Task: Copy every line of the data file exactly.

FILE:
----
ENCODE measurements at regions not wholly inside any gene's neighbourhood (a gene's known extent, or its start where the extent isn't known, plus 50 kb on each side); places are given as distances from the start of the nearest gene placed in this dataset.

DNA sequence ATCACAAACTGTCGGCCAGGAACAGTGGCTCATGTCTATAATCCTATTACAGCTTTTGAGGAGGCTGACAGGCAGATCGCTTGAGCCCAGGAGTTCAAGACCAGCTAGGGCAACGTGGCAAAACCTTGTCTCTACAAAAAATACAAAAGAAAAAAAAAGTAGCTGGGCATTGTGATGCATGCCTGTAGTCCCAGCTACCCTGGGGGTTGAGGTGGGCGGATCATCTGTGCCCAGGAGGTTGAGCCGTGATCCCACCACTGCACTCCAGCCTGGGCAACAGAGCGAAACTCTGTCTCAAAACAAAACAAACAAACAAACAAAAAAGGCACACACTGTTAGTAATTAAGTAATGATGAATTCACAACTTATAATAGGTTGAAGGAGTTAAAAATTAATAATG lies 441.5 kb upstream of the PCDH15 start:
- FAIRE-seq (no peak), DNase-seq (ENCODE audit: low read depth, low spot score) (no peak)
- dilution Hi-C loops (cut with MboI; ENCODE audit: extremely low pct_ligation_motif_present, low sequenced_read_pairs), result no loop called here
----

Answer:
ENCODE measurements at regions not wholly inside any gene's neighbourhood (a gene's known extent, or its start where the extent isn't known, plus 50 kb on each side); places are given as distances from the start of the nearest gene placed in this dataset.

DNA sequence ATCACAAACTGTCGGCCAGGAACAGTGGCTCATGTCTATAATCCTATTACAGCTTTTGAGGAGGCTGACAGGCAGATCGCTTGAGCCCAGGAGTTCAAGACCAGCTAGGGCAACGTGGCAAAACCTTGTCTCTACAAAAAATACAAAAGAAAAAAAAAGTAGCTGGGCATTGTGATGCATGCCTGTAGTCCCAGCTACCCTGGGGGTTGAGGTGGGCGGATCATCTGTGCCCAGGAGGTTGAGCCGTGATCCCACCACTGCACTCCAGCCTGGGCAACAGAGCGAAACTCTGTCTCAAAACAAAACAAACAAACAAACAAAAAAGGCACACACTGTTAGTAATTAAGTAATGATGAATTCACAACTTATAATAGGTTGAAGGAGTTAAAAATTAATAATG lies 441.5 kb upstream of the PCDH15 start:
- FAIRE-seq (no peak), DNase-seq (ENCODE audit: low read depth, low spot score) (no peak)
- dilution Hi-C loops (cut with MboI; ENCODE audit: extremely low pct_ligation_motif_present, low sequenced_read_pairs), result no loop called here